These Are The Most Dangerous Neighbourhoods To Spend Halloween In Every Major Canadian City (Maps)
Avoid these areas.
Halloween is just around the corner!
It is a day of great celebration but also heightened social anxiety. Countless festivities and the flow of thousands of people through the streets produce an environment that is ripe for criminal activity.
TL;DR Below, maps from police departments in each major Canadian city depict the most dangerous areas on Halloween night.
Halloween can be pretty dangerous. On that single night, dozens of misdemeanours and even some incidents of violent assault take place.
Below we've compiled maps and statistics from police departments across the country to determine the most dangerous neighbourhoods in each major Canadian city on and around Halloween.
Hopefully this information helps you plan your evening.
Stay safe, Canada!
The Vancouver crime statistics maps allows users to select a specific date range. This map depicts reported crimes between October 30th and November 1st, 2017.
Downtown and the area east of downtown, including Strathcona, have the greatest density of reported crimes within a one-day range of Halloween. Most crimes were thefts (brown icons) and petty mischief (orange icons), but several "offenses against a person" (green icons) also took place.
View the Vancouver police department crime map here for more information.
This map depicts reported crimes between October 30th and November 1st, 2017 in Calgary:
The Downtown Commerical Core had the most reported incidents, followed by Beltline (just south of Downtown), and Forest Lawn (further to the east). Most of these incidents appear to involve "social disorder" (things like disorderly behaviour, public urination, and loud parties), but there were also several robberies and physical assaults.
Review the public map for Calgary here.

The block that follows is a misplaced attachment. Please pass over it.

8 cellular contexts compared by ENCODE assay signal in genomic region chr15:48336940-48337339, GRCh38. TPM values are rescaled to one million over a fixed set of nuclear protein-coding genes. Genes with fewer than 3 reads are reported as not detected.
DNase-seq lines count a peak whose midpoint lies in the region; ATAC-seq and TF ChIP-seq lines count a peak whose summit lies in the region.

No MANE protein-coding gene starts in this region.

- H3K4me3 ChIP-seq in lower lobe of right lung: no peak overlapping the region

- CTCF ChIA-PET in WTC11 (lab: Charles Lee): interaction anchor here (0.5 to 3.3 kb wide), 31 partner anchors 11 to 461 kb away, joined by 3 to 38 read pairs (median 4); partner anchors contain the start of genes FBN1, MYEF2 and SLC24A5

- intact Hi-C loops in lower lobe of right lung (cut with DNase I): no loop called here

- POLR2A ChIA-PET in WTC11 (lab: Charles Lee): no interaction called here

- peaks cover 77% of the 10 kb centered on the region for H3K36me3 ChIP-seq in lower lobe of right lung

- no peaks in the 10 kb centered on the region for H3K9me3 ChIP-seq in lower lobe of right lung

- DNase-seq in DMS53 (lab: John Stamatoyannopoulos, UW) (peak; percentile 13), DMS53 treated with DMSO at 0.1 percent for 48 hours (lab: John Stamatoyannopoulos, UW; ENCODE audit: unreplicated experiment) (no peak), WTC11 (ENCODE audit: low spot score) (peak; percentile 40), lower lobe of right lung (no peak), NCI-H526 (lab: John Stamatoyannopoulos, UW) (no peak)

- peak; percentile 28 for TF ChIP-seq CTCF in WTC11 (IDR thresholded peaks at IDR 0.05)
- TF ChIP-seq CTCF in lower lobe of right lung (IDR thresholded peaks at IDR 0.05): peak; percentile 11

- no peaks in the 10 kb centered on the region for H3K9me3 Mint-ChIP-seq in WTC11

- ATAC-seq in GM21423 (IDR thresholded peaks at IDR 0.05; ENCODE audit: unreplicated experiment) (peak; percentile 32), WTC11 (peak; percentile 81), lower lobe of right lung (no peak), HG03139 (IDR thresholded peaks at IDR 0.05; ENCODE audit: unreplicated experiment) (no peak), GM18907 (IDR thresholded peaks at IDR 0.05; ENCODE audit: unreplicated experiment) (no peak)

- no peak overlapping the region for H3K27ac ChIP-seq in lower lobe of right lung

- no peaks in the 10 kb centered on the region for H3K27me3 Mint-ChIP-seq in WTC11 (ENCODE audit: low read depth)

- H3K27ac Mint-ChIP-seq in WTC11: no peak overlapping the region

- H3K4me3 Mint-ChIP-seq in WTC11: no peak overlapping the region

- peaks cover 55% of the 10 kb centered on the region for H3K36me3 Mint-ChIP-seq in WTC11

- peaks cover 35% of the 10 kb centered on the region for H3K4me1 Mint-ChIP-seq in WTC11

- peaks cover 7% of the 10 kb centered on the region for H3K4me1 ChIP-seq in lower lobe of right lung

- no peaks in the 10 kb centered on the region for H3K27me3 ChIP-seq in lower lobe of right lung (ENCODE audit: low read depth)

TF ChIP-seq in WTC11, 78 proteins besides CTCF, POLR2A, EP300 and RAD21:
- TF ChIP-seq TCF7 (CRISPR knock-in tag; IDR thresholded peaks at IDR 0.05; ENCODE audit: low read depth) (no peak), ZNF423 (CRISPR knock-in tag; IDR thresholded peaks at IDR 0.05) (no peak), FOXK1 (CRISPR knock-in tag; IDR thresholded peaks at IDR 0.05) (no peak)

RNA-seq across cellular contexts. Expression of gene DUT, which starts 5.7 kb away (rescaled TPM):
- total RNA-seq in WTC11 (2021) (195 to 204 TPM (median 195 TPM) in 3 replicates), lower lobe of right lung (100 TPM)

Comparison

This map depicts reported crimes in Winnipeg between October 30th and November 1st, 2017. Unfortunately, the size of these icons make it difficult to view exact crime locations.
However, it appears the downtown and area between the North End, William Whyte neighbourhood, and St. John's Park had the highest density of crimes around Halloween. Most of these crimes were robberies (grey icons) and home break-ins (orange icons), but there was one homicide (black icon).
Review the Winnipeg Police Department crime map here.
The Toronto crime map is disorganized and practically unnavigable. However, three areas in particular appear to have had the highest concentration of crime between October 30th and November 1st, 2017. Downtown:
North Etobicok and western North York:
and southern Scarborough:
Most of these crimes involved robberies and break-ins. However, these were also dozens of assaults.
Review the Toronto crime map here.
The Ottawa crime map unfortunately only has data for April to October, 2018. So in lieu of crime reports from the forty-eight-hour period around Halloween, here is a map that depicts crimes in Ottawa from April 30th to present:
The Lowertown area appears to have been the site of the most reported crimes this year. Here's a closer look:
The vast majority of these crimes have involved theft or property damage (blue portion of those little pie charts). Yellow represents "quality of life crimes," which have an unclear definition. Green represents violent crimes. The area around York Street appears to have been the site of the most violent acts this year.
Review the Ottawa crime map here.
The Montreal police crime map only allows users to search crime by month, not between specific dates. So according to data from both October and November 2017, these are the neighbourhoods that had the most reported crime around Halloween:
Centre-Ville and le Quartier des Spectacles
the Plateau-Mont-Royal and Gay Village
Most of these crimes were simple infractions. However, there were a few dozen robberies. There were also two incidents that led to death in Village.